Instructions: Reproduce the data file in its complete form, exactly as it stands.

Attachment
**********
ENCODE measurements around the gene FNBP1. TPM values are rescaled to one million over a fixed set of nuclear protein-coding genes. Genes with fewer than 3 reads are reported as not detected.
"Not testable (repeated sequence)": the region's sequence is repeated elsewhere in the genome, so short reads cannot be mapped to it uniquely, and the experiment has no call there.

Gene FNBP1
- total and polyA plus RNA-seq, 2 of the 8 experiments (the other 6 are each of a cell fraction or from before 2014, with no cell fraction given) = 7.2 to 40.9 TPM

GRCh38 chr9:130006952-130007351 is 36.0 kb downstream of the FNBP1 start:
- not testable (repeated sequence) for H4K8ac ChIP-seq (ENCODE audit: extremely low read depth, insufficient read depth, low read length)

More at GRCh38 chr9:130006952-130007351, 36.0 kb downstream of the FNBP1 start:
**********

ENCODE measurements around the gene FNBP1. TPM values are rescaled to one million over a fixed set of nuclear protein-coding genes. Genes with fewer than 3 reads are reported as not detected.
"Not testable (repeated sequence)": the region's sequence is repeated elsewhere in the genome, so short reads cannot be mapped to it uniquely, and the experiment has no call there.

Gene FNBP1
- total and polyA plus RNA-seq, 2 of the 8 experiments (the other 6 are each of a cell fraction or from before 2014, with no cell fraction given) = 7.2 to 40.9 TPM

GRCh38 chr9:130006952-130007351 is 36.0 kb downstream of the FNBP1 start:
- not testable (repeated sequence) for H4K8ac ChIP-seq (ENCODE audit: extremely low read depth, insufficient read depth, low read length)

More at GRCh38 chr9:130006952-130007351, 36.0 kb downstream of the FNBP1 start: